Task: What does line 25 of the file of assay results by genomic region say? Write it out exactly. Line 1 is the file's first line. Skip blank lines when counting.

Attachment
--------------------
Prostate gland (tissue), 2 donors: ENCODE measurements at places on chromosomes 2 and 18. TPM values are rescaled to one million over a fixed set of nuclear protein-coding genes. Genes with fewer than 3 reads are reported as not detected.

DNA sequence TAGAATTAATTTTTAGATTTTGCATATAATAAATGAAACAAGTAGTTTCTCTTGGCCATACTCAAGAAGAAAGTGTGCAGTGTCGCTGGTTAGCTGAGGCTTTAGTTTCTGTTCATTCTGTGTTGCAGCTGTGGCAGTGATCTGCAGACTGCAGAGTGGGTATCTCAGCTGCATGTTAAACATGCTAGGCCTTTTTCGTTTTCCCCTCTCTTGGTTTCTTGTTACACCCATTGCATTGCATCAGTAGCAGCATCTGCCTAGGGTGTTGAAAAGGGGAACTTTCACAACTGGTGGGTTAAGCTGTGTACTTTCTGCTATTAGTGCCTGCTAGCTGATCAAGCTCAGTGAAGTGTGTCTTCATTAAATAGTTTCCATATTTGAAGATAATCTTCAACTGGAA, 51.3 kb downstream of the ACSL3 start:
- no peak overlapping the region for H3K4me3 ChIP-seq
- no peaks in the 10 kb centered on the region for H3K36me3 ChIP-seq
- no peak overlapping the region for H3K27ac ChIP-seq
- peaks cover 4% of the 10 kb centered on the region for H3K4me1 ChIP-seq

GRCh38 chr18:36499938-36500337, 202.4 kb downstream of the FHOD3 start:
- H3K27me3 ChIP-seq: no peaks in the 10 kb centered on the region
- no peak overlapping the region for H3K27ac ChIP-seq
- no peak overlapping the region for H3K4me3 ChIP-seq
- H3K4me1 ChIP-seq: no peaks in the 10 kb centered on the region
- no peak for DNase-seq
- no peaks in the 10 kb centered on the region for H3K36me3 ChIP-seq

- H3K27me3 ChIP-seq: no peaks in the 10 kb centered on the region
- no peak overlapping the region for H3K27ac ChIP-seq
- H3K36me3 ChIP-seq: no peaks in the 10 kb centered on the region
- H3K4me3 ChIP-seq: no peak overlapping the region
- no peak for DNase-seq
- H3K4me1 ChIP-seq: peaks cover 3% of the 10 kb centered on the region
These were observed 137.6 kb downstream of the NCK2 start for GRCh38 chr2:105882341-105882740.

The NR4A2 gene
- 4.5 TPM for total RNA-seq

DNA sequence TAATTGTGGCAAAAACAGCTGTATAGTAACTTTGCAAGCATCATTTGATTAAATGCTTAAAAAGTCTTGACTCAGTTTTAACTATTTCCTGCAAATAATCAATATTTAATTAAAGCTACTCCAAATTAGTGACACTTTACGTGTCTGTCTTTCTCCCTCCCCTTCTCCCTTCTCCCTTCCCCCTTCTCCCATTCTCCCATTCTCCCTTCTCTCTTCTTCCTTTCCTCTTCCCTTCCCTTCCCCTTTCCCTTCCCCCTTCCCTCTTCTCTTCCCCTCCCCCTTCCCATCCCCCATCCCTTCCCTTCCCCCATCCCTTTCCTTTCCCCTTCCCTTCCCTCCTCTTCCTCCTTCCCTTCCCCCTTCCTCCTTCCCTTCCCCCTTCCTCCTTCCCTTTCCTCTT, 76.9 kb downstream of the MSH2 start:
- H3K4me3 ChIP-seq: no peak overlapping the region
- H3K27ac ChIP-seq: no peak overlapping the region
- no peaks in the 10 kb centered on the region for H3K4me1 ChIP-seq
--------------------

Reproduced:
- H3K27ac ChIP-seq: no peak overlapping the region